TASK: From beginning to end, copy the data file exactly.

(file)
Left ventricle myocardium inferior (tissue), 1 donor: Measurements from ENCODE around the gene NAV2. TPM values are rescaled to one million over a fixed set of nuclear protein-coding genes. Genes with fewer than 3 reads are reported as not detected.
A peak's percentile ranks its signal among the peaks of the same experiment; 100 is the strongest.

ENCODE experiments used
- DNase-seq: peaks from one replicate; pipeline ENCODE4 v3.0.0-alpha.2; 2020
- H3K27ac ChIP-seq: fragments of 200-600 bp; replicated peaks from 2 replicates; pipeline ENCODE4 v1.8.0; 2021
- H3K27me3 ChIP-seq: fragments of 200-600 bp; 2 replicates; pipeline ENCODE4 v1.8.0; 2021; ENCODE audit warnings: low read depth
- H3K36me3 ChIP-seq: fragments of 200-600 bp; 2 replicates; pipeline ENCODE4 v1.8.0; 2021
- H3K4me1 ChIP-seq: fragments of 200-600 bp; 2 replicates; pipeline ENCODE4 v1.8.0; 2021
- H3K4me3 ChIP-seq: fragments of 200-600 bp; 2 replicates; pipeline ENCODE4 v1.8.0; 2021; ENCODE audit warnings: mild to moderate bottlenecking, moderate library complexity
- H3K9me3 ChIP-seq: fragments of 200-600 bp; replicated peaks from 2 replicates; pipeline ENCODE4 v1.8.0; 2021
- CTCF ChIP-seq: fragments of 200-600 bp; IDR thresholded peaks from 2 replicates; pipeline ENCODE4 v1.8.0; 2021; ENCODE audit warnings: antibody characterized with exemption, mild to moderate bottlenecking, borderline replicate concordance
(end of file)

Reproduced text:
Left ventricle myocardium inferior (tissue), 1 donor: Measurements from ENCODE around the gene NAV2. TPM values are rescaled to one million over a fixed set of nuclear protein-coding genes. Genes with fewer than 3 reads are reported as not detected.
A peak's percentile ranks its signal among the peaks of the same experiment; 100 is the strongest.

ENCODE experiments used
- DNase-seq: peaks from one replicate; pipeline ENCODE4 v3.0.0-alpha.2; 2020
- H3K27ac ChIP-seq: fragments of 200-600 bp; replicated peaks from 2 replicates; pipeline ENCODE4 v1.8.0; 2021
- H3K27me3 ChIP-seq: fragments of 200-600 bp; 2 replicates; pipeline ENCODE4 v1.8.0; 2021; ENCODE audit warnings: low read depth
- H3K36me3 ChIP-seq: fragments of 200-600 bp; 2 replicates; pipeline ENCODE4 v1.8.0; 2021
- H3K4me1 ChIP-seq: fragments of 200-600 bp; 2 replicates; pipeline ENCODE4 v1.8.0; 2021
- H3K4me3 ChIP-seq: fragments of 200-600 bp; 2 replicates; pipeline ENCODE4 v1.8.0; 2021; ENCODE audit warnings: mild to moderate bottlenecking, moderate library complexity
- H3K9me3 ChIP-seq: fragments of 200-600 bp; replicated peaks from 2 replicates; pipeline ENCODE4 v1.8.0; 2021
- CTCF ChIP-seq: fragments of 200-600 bp; IDR thresholded peaks from 2 replicates; pipeline ENCODE4 v1.8.0; 2021; ENCODE audit warnings: antibody characterized with exemption, mild to moderate bottlenecking, borderline replicate concordance